ARRT GENRE STUDY WEBSITE

CLICK HERE for quick access to the materials for the 2016-17 Speculative Fiction Genre Study.
The website now features UNRESTRICTED access, including notes from our meetings; however, in order to attend the meetings in person, you must be a member of ARRT. Click here for information about how you can join.

RA FOR ALL...THE ROAD SHOW!

I can come to your library, book club meeting, or conference to talk about how to help your readers find their next good read. Click here for more information.

Tuesday, November 8, 2016

Book Discussion Info for Book Club Leaders

I have a few odds and ends pertaining to book discussions that have been piling up, so I thought today was a good day to gather them into a post.

I am going to start with news pertaining to the 2017 ARRT Literary Book Discussion and Leadership Training program mostly because I have received a few questions about it in the last few days.

First the news I am the happiest about. After soliciting suggestions, ARRT has officially voted to change the mouthful of a name we had for this wonderful, vibrant, and useful program to...ARRT Book Club Study. All I can say is, thank goodness. Do you know how many times I have had to say and or type that long name as the Coordinator? Yikes.

But seriously, thank you to everyone who submitted suggestions via Facebook and Twitter to us. We had a number of excellent names suggested, and last week we voted for the winner as mentioned above-- Book Club Study. This made the most sense as our two members-only branded events that we run all year long are the Genre Study and the Book Discussion Leadership program.  Making the names more symmetrical makes sense from a branding standpoint.  Also, we realized that the program we have created for book discussion leaders is very comparable to what we do for our work with the genres. Now we will be getting new logos for each set of programs too.

I am proud to have led the charge on the evolution of this wonderful 4x a year program and am excited for the year to come.

Speaking of the year to come, I have updated the website with as much information as I have, but there is still no set date or time for the first discussion.  Here is what I have posted:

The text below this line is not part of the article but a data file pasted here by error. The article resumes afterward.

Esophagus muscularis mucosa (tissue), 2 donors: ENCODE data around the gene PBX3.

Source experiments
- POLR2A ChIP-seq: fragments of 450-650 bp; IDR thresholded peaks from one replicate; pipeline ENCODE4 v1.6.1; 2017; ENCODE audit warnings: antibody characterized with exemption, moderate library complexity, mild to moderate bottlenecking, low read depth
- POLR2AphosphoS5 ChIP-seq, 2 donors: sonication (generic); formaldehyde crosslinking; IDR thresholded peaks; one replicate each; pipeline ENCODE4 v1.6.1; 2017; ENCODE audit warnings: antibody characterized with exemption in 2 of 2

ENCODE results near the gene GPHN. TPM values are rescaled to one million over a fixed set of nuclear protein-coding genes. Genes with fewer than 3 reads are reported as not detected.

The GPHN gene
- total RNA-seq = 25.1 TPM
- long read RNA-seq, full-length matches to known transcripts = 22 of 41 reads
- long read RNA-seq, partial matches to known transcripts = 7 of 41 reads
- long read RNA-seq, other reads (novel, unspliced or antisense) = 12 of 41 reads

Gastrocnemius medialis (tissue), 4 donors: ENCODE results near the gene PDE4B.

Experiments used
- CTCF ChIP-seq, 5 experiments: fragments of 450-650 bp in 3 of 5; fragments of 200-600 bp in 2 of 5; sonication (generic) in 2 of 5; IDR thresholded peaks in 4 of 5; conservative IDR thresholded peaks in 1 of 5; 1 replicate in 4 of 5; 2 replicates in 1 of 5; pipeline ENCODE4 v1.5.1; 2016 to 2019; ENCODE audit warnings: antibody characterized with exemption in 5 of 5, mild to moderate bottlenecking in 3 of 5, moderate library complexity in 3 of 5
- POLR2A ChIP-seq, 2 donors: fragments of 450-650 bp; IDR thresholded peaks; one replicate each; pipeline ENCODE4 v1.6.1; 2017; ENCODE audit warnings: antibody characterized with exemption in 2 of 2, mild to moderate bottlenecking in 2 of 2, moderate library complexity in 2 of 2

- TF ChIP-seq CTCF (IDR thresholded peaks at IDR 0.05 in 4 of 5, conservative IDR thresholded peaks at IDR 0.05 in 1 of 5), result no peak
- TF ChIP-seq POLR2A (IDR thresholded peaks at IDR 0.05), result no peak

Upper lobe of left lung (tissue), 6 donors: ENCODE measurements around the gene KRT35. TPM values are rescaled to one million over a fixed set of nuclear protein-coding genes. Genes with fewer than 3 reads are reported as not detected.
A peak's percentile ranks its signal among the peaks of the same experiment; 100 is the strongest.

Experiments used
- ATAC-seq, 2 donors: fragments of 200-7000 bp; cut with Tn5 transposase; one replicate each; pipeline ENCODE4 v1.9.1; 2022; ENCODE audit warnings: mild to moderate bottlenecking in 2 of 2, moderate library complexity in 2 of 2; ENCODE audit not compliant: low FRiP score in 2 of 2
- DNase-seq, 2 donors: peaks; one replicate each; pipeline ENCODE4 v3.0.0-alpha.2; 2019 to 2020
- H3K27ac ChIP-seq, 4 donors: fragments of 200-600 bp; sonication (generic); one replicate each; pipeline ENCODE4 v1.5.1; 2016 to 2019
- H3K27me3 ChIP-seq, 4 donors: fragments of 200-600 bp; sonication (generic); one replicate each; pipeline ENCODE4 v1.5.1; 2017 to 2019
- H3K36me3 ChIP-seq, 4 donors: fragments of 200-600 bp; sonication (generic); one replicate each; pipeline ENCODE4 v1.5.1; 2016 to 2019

Click here for the full page
As the coordinator, I now know who is leading each discussion, in which quarter, and a few of the titles.  We are just working on scheduling dates right now.

I will have the entire 2017 schedule up before the end of the year, but as a teaser I know in April we will be discussing The Yiddish Policemen’s Union by Michael Chabon and it will not be held at a public library [the host will offer tours of her library with this program] AND in the summer we will be doing a nonfiction title. So I can guarantee we are going to have some great experiences planned for all book discussion leaders, not to mention the camaraderie and support we all provide each other at these meetings.

Please do not forget, if you are not a member of ARRT, you can still follow along with all of the notes from these meetings by signing up for our newsletter or checking the Book Club Study site [Oh, my fingers were so happy to not type the old name].

Now onto other book club information that is not ARRT centered.

October was National Reading Group Month. I can never give it the time it deserves because of my 31 Days of Horror blog-a-thon; however, the resources this celebration creates are a great resource all year long, specifically, the Great Groups Reads list for this year and all past years. This one of my favorite resources for identifying dynamic book discussion titles. Click here for the current list and scroll to the bottom for links to the lists going back to 2009! Pick a year and print the list for your group to choose from-- they are all chosen by experts and annotated for you. And new or old, a good book discussion book is a good book discussion book no matter when you discuss it.

Finally, over on Booklist Reader, they had two posts [here and here] about the pleasures of reading plays with many modern choices. If your group is in a bit of a rut, I suggest you try a play. These are proven winners AND just the discussion you can have about reading a play versus watching it performed alone will make for a great discussion.

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